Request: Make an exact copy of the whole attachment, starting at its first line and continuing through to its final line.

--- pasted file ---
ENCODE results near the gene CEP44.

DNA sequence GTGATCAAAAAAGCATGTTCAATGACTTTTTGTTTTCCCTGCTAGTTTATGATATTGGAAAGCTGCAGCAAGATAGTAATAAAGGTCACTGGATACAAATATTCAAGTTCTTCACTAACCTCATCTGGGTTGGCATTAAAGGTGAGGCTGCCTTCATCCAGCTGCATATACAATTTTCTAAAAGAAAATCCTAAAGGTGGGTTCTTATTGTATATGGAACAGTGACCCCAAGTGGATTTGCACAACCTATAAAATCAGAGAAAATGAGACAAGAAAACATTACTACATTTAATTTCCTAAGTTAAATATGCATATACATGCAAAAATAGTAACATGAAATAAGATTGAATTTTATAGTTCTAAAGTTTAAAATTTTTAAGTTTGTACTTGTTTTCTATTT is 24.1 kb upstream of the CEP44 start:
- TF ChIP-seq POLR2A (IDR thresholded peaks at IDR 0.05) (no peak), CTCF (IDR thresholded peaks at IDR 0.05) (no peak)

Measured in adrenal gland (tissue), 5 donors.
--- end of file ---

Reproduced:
ENCODE results near the gene CEP44.

DNA sequence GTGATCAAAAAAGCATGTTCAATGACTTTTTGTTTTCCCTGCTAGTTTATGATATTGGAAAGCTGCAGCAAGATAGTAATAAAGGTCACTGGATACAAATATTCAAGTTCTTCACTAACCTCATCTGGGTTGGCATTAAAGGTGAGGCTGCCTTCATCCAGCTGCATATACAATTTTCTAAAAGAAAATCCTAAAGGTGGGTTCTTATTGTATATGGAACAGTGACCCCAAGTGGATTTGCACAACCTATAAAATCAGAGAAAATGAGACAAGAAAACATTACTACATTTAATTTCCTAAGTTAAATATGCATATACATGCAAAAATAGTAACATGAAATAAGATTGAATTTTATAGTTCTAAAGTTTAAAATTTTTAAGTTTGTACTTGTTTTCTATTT is 24.1 kb upstream of the CEP44 start:
- TF ChIP-seq POLR2A (IDR thresholded peaks at IDR 0.05) (no peak), CTCF (IDR thresholded peaks at IDR 0.05) (no peak)

Measured in adrenal gland (tissue), 5 donors.